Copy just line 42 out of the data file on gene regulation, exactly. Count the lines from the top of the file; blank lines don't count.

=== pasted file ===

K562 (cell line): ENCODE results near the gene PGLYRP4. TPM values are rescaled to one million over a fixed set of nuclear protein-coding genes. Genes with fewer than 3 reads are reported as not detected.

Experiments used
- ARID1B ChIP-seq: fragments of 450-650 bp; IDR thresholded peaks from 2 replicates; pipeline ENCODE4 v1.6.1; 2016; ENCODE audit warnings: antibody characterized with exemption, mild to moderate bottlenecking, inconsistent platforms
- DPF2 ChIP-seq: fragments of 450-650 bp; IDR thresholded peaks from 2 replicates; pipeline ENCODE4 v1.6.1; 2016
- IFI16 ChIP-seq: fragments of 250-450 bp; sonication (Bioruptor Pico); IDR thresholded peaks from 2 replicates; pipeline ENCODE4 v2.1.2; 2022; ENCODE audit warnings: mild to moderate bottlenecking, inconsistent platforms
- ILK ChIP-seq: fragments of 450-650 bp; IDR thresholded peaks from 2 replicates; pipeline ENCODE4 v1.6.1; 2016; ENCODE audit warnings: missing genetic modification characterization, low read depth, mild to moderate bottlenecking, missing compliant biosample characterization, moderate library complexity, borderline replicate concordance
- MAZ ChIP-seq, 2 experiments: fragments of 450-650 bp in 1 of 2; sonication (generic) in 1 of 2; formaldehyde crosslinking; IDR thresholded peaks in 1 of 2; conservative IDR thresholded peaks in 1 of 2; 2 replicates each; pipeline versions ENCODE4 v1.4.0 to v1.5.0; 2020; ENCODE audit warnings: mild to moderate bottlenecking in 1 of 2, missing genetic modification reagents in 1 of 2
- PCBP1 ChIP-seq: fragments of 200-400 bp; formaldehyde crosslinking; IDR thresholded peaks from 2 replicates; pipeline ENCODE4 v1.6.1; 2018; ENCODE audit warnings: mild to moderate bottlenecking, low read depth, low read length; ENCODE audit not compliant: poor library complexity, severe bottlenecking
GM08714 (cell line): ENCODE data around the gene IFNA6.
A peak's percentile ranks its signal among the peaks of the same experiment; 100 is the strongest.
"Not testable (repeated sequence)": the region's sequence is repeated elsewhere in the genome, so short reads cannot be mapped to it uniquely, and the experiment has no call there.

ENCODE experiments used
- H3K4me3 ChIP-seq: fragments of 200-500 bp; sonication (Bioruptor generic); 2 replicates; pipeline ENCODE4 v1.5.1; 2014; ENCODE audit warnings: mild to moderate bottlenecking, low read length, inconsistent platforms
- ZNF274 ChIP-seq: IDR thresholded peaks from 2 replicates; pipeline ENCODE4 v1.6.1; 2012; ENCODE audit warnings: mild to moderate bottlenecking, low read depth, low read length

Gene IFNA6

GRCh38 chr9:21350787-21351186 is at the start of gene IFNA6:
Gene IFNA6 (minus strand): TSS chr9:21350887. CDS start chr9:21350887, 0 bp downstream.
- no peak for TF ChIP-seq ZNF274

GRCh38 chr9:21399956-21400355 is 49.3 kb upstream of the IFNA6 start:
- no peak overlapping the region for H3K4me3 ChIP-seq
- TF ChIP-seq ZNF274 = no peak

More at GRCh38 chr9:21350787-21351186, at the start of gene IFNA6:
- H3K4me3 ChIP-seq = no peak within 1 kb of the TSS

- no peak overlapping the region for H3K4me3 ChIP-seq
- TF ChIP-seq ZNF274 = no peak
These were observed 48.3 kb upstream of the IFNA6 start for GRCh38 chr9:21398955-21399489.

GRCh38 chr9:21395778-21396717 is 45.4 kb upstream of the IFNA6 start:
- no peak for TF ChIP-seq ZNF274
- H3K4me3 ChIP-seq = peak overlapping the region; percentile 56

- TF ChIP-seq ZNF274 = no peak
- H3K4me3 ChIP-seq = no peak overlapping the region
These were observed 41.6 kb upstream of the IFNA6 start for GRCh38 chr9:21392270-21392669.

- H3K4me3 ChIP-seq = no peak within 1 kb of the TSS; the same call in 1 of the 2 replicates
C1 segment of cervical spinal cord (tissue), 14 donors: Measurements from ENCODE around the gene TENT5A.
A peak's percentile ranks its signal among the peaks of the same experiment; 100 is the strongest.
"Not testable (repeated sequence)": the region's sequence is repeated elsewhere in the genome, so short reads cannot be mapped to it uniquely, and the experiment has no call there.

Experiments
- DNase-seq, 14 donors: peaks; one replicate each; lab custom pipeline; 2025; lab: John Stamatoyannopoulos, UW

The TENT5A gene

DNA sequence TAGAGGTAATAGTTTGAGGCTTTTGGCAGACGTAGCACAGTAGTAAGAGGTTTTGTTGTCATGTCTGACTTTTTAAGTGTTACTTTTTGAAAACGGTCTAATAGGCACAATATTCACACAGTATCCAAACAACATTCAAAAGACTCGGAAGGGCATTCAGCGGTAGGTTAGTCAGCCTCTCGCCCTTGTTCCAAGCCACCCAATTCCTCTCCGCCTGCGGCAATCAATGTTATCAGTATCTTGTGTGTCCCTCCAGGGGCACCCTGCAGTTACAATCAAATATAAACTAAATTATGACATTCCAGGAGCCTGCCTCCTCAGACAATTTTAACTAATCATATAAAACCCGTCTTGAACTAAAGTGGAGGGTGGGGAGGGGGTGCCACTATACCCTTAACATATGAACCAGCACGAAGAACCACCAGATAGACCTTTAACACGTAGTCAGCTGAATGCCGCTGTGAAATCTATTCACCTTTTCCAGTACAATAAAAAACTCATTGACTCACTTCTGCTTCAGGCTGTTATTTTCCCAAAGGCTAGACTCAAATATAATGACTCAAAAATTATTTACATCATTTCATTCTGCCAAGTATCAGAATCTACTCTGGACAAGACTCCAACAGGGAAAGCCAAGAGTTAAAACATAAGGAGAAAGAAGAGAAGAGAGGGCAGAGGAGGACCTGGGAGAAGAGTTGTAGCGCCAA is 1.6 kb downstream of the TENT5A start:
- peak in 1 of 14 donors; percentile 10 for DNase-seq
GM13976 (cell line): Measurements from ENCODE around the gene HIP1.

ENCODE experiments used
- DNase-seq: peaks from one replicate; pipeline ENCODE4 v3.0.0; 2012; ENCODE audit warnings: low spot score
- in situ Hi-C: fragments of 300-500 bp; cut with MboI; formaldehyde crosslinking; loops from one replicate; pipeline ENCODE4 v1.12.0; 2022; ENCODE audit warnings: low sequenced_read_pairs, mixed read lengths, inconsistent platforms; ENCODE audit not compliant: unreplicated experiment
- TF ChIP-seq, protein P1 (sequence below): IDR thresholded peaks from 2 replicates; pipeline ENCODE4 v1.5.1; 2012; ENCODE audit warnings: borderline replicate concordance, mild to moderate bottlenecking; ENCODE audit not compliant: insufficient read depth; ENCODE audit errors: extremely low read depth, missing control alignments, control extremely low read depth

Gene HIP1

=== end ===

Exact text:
GM13976 (cell line): Measurements from ENCODE around the gene HIP1.